France

Can Someone Put a Stop to the Insanity of Political Redistricting?
April 04, 2012

To put it mildly, the latest round of redistricting has not been the most edifying experience. Over the past year, politicians have assembled throughout the country to carve districts that are equal in population, but that otherwise serve their own interests rather than the public’s. Protracted litigation has determined, on a case-by-case basis, which districts will be represented by minority groups. And the courts have been intimately involved not just with minority representation but also with every other aspect of the process.

Masters and Boys
March 14, 2012

The Kid with a Bike Michael A mistake. A few weeks ago, reviewing the distinguished film Once Upon a Time in Anatolia, I said it had won the Grand Prix at the Cannes Festival last year. In fact, it shared the prize with another film, The Kid with a Bike, which is of equal distinction. What an occasion. The second film is by the Dardenne brothers, Jean-Pierre and Luc, who in 1996, after some twenty years of making documentaries in their native Belgium and in France, ventured into fiction.

Peace Out
March 14, 2012

On a blustery evening last autumn, Zen master Thich Nhat Hanh visited Capitol Hill to deliver a lecture. Latecomers filed into the dim Coolidge Auditorium at the Library of Congress, looking harried.

Can Domestic Policy Affect Income Distribution?
March 13, 2012

On March 9, Carnegie Mellon economist Allan Meltzer argued in the Wall Street Journal ("A Look At The Global One Percent") that income inequality is a global phenomenon and therefore not a problem that can be solved through changes in U.S. domestic policy. He's right about the first proposition and wrong about the second. Actually, he isn't even entirely right about the first. Yes, income inequality is occurring globally. But it isn't happening uniformly. Until recently it was declining in France, Ireland, and Spain. Now it's declining in Turkey and Greece, and it's basically flat in France.

One Year After Fukushima, Why Has Progress Been So Slow in Japan?
March 10, 2012

When a magnitude 9.0 earthquake hit northeastern Japan one year ago, triggering a massive tsunami that claimed close to 20,000 lives and caused meltdowns at the Fukushima Daiichi Nuclear Power Plant, the government, relief agencies, and people around the world were quick to offer their support and aid. Many hoped for speedy rebuilding of the devastated region, while others saw the catastrophes as proof that Japan needed to rethink its energy policy.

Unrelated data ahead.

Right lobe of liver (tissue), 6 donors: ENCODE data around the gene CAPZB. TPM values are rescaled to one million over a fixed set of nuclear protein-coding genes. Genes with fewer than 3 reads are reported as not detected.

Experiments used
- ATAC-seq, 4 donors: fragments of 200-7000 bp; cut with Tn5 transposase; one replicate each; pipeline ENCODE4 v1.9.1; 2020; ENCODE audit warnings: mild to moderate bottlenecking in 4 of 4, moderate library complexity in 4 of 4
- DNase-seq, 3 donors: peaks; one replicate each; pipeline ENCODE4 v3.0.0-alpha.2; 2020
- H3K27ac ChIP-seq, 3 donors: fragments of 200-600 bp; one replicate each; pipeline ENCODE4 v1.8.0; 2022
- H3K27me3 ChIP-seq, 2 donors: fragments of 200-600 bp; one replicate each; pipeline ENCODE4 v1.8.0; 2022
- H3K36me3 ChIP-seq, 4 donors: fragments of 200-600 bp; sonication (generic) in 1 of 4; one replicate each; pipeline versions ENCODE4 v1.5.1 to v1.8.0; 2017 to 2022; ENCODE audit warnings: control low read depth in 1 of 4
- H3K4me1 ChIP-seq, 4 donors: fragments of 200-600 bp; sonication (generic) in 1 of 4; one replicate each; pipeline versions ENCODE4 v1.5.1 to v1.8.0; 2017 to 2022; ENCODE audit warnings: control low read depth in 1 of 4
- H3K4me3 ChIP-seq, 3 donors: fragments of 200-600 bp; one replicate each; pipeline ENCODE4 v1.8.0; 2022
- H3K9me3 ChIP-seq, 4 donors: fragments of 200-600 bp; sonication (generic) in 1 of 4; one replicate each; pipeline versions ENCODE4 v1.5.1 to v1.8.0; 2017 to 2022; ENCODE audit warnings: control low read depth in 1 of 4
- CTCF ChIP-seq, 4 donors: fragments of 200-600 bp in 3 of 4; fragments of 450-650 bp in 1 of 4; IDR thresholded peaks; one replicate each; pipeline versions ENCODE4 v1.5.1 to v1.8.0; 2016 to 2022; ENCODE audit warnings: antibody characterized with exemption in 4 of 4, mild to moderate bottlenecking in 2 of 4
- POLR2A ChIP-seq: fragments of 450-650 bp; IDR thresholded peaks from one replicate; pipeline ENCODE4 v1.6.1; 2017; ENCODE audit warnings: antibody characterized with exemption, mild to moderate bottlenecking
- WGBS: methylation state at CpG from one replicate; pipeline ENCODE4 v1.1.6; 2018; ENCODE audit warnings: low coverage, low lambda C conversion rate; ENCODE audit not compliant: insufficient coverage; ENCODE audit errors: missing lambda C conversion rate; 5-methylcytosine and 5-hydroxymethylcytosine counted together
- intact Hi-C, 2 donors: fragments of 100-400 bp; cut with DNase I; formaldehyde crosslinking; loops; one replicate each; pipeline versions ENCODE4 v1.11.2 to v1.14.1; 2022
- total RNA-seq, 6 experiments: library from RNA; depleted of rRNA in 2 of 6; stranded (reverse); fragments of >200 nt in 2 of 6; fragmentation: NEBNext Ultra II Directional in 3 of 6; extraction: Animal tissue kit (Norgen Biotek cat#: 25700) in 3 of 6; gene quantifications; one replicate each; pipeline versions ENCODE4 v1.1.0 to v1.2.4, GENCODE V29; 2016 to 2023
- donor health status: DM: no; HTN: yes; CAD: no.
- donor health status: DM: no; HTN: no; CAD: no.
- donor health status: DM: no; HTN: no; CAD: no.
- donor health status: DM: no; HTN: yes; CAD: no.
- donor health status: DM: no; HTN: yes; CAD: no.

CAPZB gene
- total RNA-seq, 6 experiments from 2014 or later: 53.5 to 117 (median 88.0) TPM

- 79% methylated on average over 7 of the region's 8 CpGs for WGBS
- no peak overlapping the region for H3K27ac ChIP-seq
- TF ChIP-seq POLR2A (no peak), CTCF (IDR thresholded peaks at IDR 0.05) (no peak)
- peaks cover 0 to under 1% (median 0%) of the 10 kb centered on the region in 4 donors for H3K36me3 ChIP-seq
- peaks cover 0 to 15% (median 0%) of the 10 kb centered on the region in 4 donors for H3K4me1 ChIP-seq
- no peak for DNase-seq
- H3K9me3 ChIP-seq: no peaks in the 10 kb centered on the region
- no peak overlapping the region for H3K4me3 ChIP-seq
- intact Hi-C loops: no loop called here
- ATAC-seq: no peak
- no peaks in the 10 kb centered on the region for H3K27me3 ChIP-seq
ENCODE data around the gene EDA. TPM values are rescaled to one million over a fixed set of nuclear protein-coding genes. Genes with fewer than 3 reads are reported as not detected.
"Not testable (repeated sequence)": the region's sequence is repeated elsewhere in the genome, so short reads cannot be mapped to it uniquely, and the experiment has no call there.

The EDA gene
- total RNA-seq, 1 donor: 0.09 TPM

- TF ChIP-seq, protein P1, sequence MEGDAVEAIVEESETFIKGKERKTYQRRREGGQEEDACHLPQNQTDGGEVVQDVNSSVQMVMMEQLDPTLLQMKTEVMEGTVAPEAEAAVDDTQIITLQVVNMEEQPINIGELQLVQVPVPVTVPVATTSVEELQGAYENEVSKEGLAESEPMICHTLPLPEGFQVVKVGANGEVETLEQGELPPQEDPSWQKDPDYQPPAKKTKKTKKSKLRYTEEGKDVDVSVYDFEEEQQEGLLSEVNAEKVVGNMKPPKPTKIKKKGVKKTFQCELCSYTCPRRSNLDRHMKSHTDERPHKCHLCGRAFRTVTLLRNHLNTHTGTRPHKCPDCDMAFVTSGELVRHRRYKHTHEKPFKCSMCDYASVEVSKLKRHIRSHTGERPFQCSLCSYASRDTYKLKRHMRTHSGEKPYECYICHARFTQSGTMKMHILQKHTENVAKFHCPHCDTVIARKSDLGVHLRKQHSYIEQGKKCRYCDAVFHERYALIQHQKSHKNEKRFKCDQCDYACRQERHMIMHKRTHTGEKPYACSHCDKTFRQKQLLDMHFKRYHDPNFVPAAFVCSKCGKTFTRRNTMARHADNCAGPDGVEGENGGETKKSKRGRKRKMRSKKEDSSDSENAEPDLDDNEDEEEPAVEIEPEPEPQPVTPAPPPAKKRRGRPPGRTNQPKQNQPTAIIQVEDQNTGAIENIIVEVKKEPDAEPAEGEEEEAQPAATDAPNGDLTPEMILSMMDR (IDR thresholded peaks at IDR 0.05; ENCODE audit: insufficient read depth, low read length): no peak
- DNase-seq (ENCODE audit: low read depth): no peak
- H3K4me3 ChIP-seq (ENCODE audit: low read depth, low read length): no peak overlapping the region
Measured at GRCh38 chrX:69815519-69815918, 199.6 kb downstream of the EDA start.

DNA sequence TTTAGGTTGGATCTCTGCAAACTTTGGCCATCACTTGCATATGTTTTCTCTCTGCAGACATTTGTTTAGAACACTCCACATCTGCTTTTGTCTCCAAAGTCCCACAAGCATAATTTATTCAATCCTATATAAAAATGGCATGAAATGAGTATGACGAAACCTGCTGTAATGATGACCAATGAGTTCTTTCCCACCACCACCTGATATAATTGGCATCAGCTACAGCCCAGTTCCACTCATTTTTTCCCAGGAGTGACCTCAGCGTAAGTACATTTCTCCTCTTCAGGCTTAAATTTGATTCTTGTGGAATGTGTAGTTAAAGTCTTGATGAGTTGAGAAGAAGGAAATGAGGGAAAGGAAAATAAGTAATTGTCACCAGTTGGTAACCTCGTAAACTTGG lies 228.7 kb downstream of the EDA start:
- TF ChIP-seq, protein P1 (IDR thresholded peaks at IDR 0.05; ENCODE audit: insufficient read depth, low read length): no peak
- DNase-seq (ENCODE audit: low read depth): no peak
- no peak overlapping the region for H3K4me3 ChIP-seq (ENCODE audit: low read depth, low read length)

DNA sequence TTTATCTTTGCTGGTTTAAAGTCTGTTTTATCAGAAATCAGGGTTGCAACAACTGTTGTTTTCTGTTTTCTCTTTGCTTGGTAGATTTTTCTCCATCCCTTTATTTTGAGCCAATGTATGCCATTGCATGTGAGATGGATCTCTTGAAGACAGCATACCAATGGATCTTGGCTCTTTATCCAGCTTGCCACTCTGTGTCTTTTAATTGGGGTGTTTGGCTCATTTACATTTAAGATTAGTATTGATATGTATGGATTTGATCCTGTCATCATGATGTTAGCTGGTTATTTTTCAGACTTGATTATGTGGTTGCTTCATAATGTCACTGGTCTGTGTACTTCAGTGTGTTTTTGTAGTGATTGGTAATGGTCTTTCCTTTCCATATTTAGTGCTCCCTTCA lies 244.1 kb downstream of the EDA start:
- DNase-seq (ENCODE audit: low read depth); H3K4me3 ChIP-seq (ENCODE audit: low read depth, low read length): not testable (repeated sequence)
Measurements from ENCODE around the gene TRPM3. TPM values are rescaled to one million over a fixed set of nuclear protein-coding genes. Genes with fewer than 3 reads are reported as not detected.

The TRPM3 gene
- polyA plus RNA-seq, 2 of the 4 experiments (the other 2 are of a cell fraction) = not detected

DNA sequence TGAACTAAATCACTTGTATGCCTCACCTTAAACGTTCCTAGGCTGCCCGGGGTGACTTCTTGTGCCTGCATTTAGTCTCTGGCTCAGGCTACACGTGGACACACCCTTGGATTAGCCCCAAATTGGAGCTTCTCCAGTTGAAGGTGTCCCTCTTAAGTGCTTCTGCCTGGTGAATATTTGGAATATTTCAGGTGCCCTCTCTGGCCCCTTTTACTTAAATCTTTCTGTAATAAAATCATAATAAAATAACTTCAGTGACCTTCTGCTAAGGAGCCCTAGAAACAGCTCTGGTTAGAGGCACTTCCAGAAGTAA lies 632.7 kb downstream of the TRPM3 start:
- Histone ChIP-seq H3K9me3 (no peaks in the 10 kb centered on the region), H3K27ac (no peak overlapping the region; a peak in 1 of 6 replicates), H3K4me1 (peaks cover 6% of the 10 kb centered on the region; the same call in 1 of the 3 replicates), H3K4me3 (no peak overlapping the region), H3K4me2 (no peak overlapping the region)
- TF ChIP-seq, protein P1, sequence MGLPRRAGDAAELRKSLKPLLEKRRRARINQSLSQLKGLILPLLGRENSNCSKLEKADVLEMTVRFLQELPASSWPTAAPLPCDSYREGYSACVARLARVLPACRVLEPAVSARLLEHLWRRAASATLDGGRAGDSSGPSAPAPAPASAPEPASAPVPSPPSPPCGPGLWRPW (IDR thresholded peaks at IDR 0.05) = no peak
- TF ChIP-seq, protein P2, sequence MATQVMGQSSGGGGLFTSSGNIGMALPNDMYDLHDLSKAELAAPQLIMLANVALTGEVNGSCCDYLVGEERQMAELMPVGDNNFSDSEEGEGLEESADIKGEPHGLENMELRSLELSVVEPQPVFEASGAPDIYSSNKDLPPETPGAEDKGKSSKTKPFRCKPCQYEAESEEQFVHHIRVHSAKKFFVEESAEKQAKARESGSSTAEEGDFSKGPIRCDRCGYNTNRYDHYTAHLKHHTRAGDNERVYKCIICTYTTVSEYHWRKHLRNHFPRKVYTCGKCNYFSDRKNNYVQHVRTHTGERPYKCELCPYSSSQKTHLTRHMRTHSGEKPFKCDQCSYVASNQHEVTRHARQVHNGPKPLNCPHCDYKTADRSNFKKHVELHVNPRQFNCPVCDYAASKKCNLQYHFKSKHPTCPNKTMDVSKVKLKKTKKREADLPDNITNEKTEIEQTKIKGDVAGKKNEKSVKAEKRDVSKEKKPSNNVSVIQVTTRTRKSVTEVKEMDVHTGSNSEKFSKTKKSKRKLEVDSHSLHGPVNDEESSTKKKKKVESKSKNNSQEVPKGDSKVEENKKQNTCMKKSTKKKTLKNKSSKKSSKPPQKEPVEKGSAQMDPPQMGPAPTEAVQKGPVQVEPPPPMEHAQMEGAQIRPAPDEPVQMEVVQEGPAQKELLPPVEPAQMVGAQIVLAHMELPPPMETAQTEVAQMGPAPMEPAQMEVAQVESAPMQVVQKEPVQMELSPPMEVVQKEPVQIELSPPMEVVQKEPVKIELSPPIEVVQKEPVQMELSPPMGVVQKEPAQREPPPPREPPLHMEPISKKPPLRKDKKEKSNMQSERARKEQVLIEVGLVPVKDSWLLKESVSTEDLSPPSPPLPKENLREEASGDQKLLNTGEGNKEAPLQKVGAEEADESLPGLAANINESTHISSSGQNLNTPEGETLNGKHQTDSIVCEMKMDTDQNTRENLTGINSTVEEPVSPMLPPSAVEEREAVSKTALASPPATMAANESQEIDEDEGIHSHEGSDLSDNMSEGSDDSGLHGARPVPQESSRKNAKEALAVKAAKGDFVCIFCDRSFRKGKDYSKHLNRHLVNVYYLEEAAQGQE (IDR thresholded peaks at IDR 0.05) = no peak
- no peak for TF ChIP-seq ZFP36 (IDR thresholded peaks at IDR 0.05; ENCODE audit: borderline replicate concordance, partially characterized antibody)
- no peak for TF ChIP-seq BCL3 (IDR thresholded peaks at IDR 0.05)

Slideshow: What If the GOP Candidates Were Movie Stars?
February 25, 2012

The 84th Academy Awards are on Sunday, and this year’s nominees are a large group of crowd pleasers who spend a lot of time—sometimes too much—addressing war, infidelity, the sanctity of life, and nostalgia for the 20th century. Sound familiar? It should: That also sums up the GOP’s 2012 presidential field.

Bright College Years, Sans Salinger
February 24, 2012

Before the week’s out, and while the cheers of the barely 1,000 people arrayed within the Detroit football stadium for Mitt Romney’s big speech today are still ringing in our ears, I wanted to be sure to recommend that everyone read Jason Horowitz’s in-depth Washington Post piece last weekend about Romney’s college years at BYU. This is one of the least-examined chapters in Romney’s life, the years after he returned from his mission in France. Even The Real Romney, the comprehensive new biography by Michael Kranish and Scott Helman, skips relatively quickly through the BYU years.

Manufacturing Job Loss is Not Inevitable
February 23, 2012

Despite small gains during the last two years, the trend in U.S. manufacturing jobs for the last 30 years has been downward, leading some to argue that long-term manufacturing job loss is inevitable. But our research shows otherwise. There are two common versions of the “inevitability” argument. One holds that U.S.

That is So! That is So!
February 22, 2012

The Sense of an Ending By Julian Barnes (Knopf, 163 pp., $23.95) Is it worth it? Life, I mean—is it worth it? Julian Barnes isn’t sure. “I am certainly melancholic myself,” he says in Nothing to Be Frightened Of, a memoir-cum-meditation-on-death, “and sometimes find life an overrated way of passing the time.” Martha Cochrane, in England, England, thinks about “the thinness of life, or at least life as she had known it, or chosen it.” “She had done little in her time,” Jean Serjeant thinks in Staring at the Sun, and Gregory, her son, had done less.

No Book Will Fix What’s Wrong With American Parenting
February 22, 2012

The other day, a friend and I were walking down a crowded sidewalk when we noticed a little boy of about three. We noticed him not because he was adorable (though he was), but because he was hitting his father with a giant stick. As they passed us—the boy hitting, the father ignoring—the boy’s flailing stick hit my companion. Only the boy’s mother, running after them, seemed to notice. “Sorry,” she flung out breathlessly, smiling. We were, of course, in Brooklyn, the epicenter of permissive parenting.

Pages